Here we go again! It’s back to school for the kiddos. And while there is much to look forward to with a new school year, many kids (and parents) have a difficult time getting back into the swing of things. Transitions can be especially difficult for children. Think of all the ways they are affected by this transition back to school: bedtime, wake time, limited time to eat breakfast, dress, and transport to school, increased structure of all daily activities, starting sports and clubs again, new school, new grade, new teacher, new peers. Whew. They are even exposed to your own parental angst about these changes.

 Kids can be apprehensive, even anxious, about going back to school. Things like meeting new peers, going to a new grade or new school can be scary due to fear of the unknown and lack of familiarity. Maybe some specific situation occurred last year that a child fears repeating, like being bullied, falling behind academically, or being embarrassed in class. It’s important to recognize and hear a child’s concerns about returning to school. However, a parent can challenge their concerns by reminding them of their strengths and resiliency in surviving previous school years.  In addition, redirect them to focus on the positives; help them see this transition as an opportunity not an obstacle.

Here are some ideas for decreasing back-to-school jitters (for parents too), and increasing adjustment to the new school year:

1. Go to your school’s open house. Check your calendar. It could be this week! If you’ve missed it, see if you can drop by the school anyway with your child and meet his teacher. This is an important step in familiarizing with the teachers, classroom, and school grounds - even where the bathroom is! It also gives your child a chance to get a head start on meeting other classmates who may be there, and for you to meet parents of classmates. Mom and Dad, do yourself a favor and go ahead and get some contact information from the other parents as well. You may find yourself needing help with ideas for spirit week or clarification on Billy’s field trip agenda.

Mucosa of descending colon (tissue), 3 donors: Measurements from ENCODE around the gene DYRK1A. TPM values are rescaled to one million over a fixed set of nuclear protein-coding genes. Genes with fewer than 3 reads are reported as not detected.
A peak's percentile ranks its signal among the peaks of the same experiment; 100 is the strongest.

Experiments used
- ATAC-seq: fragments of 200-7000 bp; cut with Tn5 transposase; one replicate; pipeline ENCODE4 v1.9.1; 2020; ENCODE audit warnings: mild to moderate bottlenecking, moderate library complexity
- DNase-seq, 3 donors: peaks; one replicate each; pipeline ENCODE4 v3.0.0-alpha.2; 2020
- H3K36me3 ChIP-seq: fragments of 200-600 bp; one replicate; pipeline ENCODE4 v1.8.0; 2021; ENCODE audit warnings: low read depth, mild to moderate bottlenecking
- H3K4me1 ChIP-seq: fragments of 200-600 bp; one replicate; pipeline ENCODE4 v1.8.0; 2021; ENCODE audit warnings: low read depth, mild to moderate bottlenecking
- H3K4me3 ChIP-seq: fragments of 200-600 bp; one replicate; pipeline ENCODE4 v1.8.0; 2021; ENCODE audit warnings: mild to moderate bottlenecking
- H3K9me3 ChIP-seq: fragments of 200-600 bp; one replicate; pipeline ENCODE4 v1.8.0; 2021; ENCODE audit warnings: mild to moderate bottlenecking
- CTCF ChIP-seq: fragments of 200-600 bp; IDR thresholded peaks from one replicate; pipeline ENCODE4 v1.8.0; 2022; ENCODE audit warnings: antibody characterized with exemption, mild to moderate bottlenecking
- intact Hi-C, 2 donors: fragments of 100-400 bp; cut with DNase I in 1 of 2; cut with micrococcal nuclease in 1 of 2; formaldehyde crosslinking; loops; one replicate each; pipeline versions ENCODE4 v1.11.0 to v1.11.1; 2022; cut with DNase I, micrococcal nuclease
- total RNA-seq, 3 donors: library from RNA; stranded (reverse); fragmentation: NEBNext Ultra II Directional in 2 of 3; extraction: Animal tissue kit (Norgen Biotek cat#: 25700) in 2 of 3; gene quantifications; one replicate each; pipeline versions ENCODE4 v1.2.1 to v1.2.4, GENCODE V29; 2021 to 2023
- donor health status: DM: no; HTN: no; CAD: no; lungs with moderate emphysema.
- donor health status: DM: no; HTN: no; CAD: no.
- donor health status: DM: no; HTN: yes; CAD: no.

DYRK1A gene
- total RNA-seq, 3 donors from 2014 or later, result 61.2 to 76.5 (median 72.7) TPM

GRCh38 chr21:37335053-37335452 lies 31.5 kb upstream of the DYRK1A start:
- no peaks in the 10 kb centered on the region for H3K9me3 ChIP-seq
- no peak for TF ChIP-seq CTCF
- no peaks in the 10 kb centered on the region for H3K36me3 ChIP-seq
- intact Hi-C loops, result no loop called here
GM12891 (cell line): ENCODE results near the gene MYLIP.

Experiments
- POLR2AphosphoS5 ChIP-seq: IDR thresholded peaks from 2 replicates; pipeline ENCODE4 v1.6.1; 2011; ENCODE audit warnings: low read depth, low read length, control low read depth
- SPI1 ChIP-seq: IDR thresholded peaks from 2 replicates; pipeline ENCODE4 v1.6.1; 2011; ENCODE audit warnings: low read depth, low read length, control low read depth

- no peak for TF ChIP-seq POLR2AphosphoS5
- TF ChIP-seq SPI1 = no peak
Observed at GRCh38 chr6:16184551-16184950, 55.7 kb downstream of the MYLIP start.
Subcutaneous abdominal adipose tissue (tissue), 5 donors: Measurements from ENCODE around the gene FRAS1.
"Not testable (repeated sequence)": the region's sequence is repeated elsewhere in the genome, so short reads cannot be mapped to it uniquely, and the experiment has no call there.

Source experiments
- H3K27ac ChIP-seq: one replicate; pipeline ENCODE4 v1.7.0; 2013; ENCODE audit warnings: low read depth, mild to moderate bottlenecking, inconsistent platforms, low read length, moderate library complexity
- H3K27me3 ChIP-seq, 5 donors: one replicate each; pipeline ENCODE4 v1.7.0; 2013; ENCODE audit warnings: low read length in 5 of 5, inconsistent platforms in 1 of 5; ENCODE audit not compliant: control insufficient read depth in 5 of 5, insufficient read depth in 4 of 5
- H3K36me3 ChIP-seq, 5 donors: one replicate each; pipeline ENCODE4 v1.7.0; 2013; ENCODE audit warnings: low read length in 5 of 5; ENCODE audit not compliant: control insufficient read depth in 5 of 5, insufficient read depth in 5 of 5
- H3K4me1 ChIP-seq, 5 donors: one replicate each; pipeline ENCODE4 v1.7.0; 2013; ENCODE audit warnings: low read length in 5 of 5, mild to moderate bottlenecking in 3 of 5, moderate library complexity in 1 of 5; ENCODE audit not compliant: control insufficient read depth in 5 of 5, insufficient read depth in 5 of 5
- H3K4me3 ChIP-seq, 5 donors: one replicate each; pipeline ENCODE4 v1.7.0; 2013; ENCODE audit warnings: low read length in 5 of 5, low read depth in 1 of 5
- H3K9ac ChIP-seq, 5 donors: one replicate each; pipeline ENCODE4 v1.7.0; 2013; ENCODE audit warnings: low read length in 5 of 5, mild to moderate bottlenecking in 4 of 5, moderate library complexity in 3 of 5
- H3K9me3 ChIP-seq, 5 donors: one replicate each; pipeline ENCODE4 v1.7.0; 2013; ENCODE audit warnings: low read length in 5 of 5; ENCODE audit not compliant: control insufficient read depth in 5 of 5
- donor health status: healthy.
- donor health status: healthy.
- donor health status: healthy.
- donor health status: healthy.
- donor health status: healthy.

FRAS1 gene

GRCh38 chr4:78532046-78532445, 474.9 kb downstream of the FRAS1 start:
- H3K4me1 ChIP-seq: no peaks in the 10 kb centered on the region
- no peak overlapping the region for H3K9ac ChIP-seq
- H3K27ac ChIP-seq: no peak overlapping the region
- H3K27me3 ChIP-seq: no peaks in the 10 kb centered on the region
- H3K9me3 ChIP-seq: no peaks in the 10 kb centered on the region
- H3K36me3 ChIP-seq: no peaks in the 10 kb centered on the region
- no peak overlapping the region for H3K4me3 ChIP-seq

2. Get a head start on your routine, including bedtime and wake time, long before school starts. As much as your child wants to get in as many late night sleepovers as possible before school starts, it will make adjusting to school nights and days much more difficult. Include your bedtime rituals (i.e. reading a book before lights out). If you don’t have one of these rituals, start one. As it’s included into the bedtime routine, your child develops a connotation that it’s time to wind down.

3. Involve your child. Provide choice to your child, within reason. For example, if it’s in your budget to buy a new lunch box this year, let her pick it out from a few choices within your budget. This can serve your child by empowering them, giving them some control in an uncontrollable transition back to school, as well as excite them about school, and provide a form of self-expression. Who knows? Your child’s Ninja Turtle lunch box could be a conversation starter with a classmate who also shares an affinity for the crime-fighting reptiles! Making friends made easy (or easier at least).

See Psychology Today Blogs for more information:

‘It's Time to Fall Back Into the School Schedule: Implement a Plan to Reset Children and Adolescents’ Sleep Patterns’ –Joseph Buckhalt, Ph.D.

‘Back-to-School Worries: Recognize common worries kids have about returning to school’- Barbara Markway, Ph.D.